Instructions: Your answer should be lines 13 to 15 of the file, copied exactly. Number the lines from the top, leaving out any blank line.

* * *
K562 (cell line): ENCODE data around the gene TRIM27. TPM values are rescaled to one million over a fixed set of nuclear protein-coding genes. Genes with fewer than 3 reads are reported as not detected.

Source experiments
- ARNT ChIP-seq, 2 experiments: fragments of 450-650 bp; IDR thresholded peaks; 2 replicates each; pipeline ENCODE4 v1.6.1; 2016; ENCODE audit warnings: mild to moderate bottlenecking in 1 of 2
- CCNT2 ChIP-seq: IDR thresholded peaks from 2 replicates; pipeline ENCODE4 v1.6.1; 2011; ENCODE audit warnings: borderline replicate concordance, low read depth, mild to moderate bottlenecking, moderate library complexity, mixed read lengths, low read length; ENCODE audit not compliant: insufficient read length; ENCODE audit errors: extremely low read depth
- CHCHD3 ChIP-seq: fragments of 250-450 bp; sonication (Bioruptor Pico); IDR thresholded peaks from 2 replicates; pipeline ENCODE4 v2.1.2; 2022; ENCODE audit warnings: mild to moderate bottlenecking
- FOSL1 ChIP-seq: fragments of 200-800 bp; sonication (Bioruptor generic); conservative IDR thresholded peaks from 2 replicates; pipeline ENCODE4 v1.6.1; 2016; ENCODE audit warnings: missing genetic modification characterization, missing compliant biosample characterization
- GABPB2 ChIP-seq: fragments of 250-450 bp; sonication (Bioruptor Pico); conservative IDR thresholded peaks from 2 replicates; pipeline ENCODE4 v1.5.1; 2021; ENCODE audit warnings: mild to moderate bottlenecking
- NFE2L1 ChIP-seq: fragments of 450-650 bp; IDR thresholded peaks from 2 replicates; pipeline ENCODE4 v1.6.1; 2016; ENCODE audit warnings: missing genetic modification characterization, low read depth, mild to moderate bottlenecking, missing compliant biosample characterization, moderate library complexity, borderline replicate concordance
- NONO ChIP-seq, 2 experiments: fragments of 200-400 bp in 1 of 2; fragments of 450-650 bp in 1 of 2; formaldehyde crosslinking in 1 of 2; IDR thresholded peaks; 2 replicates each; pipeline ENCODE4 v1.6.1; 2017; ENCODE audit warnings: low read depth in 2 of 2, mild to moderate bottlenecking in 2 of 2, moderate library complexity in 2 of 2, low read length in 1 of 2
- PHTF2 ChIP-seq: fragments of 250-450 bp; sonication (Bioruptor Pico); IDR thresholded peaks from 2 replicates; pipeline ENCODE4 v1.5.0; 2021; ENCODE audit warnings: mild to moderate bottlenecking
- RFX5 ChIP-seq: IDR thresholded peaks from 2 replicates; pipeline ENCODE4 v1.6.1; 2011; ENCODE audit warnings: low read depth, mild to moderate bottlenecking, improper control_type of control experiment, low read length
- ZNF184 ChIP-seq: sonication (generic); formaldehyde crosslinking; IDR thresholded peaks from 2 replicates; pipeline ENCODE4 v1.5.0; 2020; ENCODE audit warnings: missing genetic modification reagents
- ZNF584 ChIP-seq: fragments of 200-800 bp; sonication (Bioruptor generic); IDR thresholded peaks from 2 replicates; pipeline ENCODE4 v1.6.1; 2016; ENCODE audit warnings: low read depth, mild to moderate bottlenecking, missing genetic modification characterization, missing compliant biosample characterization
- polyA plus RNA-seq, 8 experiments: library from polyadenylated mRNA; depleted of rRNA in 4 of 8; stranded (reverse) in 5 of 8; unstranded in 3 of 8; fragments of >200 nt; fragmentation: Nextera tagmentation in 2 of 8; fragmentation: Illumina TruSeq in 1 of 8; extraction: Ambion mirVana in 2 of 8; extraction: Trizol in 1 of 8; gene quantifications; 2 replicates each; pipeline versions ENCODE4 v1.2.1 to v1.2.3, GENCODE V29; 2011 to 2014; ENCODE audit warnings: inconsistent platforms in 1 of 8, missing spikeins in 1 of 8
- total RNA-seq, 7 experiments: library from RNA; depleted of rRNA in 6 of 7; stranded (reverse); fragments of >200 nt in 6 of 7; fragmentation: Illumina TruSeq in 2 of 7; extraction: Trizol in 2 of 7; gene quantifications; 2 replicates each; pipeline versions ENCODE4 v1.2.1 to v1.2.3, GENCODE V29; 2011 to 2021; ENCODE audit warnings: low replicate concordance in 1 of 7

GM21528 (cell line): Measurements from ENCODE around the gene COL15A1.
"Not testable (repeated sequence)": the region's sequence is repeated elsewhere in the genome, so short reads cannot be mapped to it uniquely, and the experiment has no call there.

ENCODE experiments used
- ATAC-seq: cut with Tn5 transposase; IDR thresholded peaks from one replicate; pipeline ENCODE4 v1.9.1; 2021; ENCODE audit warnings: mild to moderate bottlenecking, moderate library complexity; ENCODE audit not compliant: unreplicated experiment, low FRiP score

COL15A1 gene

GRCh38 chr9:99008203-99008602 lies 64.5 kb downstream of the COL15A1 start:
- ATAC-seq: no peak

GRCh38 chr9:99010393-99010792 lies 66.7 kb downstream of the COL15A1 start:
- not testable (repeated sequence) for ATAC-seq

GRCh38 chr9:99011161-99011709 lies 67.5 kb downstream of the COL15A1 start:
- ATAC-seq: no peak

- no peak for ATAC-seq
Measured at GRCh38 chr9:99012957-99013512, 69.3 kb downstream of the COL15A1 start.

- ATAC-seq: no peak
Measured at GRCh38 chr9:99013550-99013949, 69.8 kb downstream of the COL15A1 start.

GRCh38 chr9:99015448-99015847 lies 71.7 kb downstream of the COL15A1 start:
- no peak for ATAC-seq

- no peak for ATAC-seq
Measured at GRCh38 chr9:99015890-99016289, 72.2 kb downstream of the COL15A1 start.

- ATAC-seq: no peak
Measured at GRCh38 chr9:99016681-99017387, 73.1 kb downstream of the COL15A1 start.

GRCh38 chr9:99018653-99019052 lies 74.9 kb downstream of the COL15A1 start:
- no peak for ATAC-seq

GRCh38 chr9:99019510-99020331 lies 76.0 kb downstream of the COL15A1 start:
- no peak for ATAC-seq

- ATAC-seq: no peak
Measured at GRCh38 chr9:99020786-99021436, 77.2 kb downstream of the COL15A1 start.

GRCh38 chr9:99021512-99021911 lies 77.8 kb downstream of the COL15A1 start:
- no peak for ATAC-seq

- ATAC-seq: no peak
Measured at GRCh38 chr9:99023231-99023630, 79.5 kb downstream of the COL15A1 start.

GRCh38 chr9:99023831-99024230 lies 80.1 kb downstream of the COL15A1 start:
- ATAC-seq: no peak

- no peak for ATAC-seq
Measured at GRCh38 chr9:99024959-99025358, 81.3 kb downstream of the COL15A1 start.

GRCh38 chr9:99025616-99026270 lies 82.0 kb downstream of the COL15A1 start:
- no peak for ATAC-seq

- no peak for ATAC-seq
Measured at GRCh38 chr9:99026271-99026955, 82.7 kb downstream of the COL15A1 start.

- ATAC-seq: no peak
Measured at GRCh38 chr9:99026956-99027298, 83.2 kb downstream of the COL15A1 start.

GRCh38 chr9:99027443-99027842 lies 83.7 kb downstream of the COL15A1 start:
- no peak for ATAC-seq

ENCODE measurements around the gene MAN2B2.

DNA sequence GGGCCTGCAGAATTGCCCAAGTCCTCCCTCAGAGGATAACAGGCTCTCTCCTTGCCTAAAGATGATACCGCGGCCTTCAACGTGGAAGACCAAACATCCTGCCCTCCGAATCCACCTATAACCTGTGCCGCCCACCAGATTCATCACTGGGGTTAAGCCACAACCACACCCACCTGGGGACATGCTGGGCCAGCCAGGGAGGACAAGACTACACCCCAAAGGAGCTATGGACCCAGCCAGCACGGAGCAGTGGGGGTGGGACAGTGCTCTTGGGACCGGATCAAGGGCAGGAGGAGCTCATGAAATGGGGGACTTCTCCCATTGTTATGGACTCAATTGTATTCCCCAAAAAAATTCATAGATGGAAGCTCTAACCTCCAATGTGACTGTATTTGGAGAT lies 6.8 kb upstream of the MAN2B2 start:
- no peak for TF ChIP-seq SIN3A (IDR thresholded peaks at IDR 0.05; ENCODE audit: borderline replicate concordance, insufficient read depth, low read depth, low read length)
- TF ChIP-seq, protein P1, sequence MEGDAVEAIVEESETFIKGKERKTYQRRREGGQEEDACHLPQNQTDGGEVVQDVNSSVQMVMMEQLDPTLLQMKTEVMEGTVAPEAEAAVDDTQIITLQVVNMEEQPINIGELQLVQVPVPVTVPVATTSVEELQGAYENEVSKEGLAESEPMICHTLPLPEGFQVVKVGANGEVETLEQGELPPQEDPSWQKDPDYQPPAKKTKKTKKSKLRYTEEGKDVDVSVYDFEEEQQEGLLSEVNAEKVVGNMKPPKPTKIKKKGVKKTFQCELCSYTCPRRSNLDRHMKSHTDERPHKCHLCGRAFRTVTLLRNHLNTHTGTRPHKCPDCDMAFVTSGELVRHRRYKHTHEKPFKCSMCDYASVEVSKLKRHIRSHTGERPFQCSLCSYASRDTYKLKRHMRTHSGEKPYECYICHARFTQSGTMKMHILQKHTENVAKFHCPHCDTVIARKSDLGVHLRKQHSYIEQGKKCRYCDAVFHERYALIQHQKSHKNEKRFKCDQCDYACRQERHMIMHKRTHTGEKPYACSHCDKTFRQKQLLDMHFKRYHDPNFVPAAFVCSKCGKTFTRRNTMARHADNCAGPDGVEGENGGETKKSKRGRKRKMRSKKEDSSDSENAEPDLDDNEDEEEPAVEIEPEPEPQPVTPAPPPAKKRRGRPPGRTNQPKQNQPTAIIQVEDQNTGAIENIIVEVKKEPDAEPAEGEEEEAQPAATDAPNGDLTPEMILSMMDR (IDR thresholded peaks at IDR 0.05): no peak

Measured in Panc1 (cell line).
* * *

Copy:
- ZNF584 ChIP-seq: fragments of 200-800 bp; sonication (Bioruptor generic); IDR thresholded peaks from 2 replicates; pipeline ENCODE4 v1.6.1; 2016; ENCODE audit warnings: low read depth, mild to moderate bottlenecking, missing genetic modification characterization, missing compliant biosample characterization
- polyA plus RNA-seq, 8 experiments: library from polyadenylated mRNA; depleted of rRNA in 4 of 8; stranded (reverse) in 5 of 8; unstranded in 3 of 8; fragments of >200 nt; fragmentation: Nextera tagmentation in 2 of 8; fragmentation: Illumina TruSeq in 1 of 8; extraction: Ambion mirVana in 2 of 8; extraction: Trizol in 1 of 8; gene quantifications; 2 replicates each; pipeline versions ENCODE4 v1.2.1 to v1.2.3, GENCODE V29; 2011 to 2014; ENCODE audit warnings: inconsistent platforms in 1 of 8, missing spikeins in 1 of 8
- total RNA-seq, 7 experiments: library from RNA; depleted of rRNA in 6 of 7; stranded (reverse); fragments of >200 nt in 6 of 7; fragmentation: Illumina TruSeq in 2 of 7; extraction: Trizol in 2 of 7; gene quantifications; 2 replicates each; pipeline versions ENCODE4 v1.2.1 to v1.2.3, GENCODE V29; 2011 to 2021; ENCODE audit warnings: low replicate concordance in 1 of 7